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Fuzhou targets faster growth, better life
( chinadaily.com.cn )
One of the richest agricultural bases and most culturally prosperous regions in China some 1,000 years ago, Fuzhou (抚州) in Jiangxi province found itself failing to keep pace with the nation's market-oriented economic reform over the recent decades.
The city government launched the "Happy Fuzhou" strategy last year, which comprised a series of plans targeting increased industrialization, development of the rural economy and more foreign investment and projects.
Despite the ongoing economic recession, the city's GDP reached 34.9 billion yuan ($5.5 billion) in the first six months, an increase of 10.4 percent year-on-year. The industrial added value of large-scale companies reached nearly 10 billion yuan, up 16.5 percent from a year earlier.
Apart from the change in numbers, one of the most important achievements has been that different departments of the government "have reached some common understanding about the future development path," Zhang Heping, the city's mayor, told China Daily.
As Fuzhou's industry is growing at the fastest rate among all cities in the province, its service sector, including tourism and trade, is also "rising considerably", with its share in the GDP increasing 3 percentage points in the January-June period, said Zhang.
The city's export volume hit $632.8 million, more than doubling that in the same period last year.
Fuzhou once lagged behind other coastal regions due to less advanced transportation systems, but it has now made efforts to improve infrastructure.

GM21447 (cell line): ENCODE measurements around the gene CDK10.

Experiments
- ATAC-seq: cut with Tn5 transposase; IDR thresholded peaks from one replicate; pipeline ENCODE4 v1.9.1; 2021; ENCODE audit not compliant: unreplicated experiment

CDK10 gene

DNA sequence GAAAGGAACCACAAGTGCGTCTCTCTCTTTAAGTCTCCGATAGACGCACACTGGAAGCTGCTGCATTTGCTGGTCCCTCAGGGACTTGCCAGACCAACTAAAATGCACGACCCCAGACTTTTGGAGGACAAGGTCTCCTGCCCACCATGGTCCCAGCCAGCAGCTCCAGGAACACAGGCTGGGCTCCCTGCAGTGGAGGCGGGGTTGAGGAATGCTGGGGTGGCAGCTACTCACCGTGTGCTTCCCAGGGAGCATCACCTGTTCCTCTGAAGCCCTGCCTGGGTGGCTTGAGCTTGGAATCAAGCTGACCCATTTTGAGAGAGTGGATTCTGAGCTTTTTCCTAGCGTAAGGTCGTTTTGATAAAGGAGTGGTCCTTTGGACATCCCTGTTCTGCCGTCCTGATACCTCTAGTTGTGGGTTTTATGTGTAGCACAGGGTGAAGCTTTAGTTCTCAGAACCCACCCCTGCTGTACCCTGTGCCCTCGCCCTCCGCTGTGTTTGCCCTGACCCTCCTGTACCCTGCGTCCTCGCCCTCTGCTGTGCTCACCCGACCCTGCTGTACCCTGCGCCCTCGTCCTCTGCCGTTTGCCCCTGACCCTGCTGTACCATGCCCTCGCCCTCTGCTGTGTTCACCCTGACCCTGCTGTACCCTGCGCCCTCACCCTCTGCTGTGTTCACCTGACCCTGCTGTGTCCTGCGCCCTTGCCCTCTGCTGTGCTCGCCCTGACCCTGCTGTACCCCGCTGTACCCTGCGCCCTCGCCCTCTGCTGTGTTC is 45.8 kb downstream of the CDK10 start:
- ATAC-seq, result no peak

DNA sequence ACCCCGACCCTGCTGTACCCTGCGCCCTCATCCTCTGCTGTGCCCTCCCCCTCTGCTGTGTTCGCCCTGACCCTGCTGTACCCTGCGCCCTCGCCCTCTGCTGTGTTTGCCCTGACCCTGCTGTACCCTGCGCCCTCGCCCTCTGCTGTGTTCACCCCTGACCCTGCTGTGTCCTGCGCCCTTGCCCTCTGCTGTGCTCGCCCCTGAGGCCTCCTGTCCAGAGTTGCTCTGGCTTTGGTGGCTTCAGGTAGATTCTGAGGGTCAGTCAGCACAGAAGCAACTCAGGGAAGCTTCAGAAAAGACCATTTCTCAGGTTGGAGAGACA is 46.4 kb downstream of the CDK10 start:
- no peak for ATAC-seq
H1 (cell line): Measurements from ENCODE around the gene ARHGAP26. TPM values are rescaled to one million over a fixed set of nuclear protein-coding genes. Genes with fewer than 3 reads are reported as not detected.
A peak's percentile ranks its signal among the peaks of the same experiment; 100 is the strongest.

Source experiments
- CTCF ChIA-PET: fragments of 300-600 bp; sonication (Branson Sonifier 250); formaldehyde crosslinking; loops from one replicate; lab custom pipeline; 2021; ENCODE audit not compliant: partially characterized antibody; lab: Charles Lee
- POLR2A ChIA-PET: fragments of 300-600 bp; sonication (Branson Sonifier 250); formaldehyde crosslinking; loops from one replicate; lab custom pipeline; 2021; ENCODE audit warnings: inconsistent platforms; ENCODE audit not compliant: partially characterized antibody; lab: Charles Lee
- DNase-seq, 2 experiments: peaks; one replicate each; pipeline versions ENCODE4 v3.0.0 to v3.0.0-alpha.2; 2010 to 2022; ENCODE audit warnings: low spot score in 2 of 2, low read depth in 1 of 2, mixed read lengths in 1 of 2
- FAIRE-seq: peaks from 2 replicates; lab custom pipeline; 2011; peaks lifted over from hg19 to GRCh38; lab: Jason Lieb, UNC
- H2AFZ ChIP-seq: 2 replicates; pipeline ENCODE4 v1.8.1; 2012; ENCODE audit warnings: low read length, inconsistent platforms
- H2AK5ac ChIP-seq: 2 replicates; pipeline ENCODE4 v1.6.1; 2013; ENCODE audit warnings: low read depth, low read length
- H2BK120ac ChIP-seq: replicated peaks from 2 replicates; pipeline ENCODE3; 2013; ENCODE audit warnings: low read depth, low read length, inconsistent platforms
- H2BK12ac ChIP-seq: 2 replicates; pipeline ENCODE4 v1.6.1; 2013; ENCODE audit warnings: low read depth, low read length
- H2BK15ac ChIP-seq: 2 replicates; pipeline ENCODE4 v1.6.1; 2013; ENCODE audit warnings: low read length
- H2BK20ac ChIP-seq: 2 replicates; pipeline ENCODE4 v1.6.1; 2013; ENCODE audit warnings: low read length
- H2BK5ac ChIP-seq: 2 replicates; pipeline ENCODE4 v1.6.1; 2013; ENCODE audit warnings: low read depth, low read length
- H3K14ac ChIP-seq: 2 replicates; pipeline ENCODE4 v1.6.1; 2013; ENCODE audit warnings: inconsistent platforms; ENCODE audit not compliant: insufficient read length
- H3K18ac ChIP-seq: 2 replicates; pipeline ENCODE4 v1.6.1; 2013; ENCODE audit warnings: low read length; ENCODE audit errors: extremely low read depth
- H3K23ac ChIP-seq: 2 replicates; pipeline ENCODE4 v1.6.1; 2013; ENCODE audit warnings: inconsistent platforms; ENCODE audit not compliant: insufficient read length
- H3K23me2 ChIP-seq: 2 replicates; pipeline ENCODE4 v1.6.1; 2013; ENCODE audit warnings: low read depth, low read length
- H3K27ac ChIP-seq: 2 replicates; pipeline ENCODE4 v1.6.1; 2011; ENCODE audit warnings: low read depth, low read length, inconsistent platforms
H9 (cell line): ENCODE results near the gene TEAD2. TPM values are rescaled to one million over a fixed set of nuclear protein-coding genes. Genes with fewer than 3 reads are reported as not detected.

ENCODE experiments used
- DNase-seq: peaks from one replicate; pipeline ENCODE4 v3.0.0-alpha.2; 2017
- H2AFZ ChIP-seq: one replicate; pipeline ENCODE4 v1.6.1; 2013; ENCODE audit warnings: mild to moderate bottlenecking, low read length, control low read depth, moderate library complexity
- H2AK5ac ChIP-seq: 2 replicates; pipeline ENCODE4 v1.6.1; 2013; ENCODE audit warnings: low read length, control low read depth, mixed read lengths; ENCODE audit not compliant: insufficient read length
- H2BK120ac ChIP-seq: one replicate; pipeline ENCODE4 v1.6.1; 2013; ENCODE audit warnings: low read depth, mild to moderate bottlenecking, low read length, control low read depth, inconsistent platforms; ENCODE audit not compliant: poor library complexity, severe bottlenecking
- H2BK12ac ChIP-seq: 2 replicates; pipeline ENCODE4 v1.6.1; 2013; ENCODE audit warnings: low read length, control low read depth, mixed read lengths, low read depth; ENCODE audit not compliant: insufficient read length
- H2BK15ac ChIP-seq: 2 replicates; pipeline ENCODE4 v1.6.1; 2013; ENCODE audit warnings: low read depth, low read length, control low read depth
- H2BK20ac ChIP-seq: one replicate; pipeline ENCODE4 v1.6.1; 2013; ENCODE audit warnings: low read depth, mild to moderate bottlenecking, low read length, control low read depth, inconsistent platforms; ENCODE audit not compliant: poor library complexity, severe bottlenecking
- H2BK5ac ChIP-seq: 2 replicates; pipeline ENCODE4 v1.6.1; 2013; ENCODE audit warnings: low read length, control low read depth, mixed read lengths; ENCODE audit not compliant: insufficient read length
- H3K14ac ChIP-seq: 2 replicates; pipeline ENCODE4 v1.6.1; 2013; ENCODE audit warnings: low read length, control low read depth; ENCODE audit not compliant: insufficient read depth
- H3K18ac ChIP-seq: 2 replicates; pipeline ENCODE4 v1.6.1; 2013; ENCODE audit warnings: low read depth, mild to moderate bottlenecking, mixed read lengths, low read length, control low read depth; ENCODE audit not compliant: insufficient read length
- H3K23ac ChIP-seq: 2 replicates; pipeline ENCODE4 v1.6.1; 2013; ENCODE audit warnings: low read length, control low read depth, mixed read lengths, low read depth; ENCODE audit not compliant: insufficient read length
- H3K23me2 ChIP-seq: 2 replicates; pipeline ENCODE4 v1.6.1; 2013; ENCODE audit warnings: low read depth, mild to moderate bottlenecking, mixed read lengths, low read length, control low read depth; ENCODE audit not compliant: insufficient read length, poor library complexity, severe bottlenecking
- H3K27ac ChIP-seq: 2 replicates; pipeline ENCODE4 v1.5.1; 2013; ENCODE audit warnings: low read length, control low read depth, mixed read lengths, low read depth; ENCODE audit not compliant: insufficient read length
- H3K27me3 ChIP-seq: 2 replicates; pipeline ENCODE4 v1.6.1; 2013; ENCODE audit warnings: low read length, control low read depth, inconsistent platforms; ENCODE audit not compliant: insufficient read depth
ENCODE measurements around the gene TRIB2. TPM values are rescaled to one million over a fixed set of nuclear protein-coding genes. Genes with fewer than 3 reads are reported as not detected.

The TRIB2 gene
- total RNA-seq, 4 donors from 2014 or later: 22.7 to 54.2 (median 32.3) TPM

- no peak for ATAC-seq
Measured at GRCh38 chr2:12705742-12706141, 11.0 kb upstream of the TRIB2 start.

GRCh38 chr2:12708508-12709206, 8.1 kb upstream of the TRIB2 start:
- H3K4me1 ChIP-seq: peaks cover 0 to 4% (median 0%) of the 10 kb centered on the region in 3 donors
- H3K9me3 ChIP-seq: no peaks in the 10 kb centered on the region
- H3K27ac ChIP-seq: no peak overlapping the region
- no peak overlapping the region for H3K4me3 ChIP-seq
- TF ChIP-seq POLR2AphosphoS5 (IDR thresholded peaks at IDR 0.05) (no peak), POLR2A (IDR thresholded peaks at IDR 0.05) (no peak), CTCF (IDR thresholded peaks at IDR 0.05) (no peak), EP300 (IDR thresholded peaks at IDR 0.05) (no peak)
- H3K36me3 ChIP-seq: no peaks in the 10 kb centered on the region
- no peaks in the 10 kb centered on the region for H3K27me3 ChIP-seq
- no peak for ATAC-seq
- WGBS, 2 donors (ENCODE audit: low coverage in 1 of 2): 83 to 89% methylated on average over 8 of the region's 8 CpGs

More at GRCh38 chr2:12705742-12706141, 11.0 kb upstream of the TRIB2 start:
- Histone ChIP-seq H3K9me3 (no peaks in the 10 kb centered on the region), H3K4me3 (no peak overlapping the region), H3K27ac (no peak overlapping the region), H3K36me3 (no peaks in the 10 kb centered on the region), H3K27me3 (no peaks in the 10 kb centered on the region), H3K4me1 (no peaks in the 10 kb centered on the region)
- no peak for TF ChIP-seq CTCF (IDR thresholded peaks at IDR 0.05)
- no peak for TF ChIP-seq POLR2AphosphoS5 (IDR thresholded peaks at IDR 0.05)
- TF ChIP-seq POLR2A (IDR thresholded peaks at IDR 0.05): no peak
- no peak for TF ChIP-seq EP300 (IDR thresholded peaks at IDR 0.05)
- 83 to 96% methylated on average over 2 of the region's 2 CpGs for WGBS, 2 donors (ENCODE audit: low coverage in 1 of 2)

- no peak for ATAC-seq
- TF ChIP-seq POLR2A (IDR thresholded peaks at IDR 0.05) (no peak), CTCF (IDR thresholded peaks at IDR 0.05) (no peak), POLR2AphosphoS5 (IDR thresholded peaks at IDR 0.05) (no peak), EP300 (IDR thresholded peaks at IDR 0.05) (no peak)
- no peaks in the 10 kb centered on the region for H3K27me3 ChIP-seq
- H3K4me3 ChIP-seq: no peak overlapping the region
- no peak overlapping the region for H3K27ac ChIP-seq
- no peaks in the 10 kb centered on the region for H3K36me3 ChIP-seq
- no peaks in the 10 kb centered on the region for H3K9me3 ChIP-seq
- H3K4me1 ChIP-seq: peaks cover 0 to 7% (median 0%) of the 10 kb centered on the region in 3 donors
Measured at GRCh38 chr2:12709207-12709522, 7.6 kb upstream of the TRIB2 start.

Four railroads and four highways are under construction, linking the city to neighboring regions. One of the railroads will be completed next year.
A power station is expected to start construction in September, which will put an end to the city's history of having no self-owned power supply source. The plant, with a generating capacity of 2,000 megawatts, will be completed in two years.
"These projects will greatly upgrade the city's infrastructure, bringing about more development potential," said the mayor.
As the local economy grows, the government is also paying more attention to improving the people's livelihood.
In the first six months, retail in the city reached 13.4 billion yuan, up 12.8 percent from a year earlier. The average cash income of rural residents grew 17.3 percent to reach 3,431 yuan.
"In the past, we tended to focus only on large-scale industrial projects," said Zhang. "But now, we care more about those projects that benefit the people directly, such as affordable houses."
However, he also noted that there are still a number of challenges that the city will face in the future development, including environmental protection, social stability, and the lack of investment and talented people.
The government has planned an economic development zone in the urban area and nine industrial parks in the nearby counties and districts.
The mayor said that Fuzhou is enjoying "advantages in policies" to attract investment, as the city is sitting on three national strategic zones – the Poyang Lake ecological economic zone, the economic zone on the west coast of the Taiwan Straits and the former revolutionary base.
Thanks to its unique geographic position, the city is expected to receive preferential policies in land and taxation.
The city's economic zones feature a number of industries, including auto parts manufacturing, biomedicine development, textile and food processing.
A total of more than 30 billion yuan has been invested in the zones, 10 to 20 percent of which came from overseas, according to Zhang. Around 220 of all the projects under construction have an investment of more than 50 million yuan each.
A number of national leading companies are based in the zones, such as the eye drops maker Zhenshiming Co Ltd and biomedicine products maker Boya Biomedicine Co.
Xu Genliang contributes to the story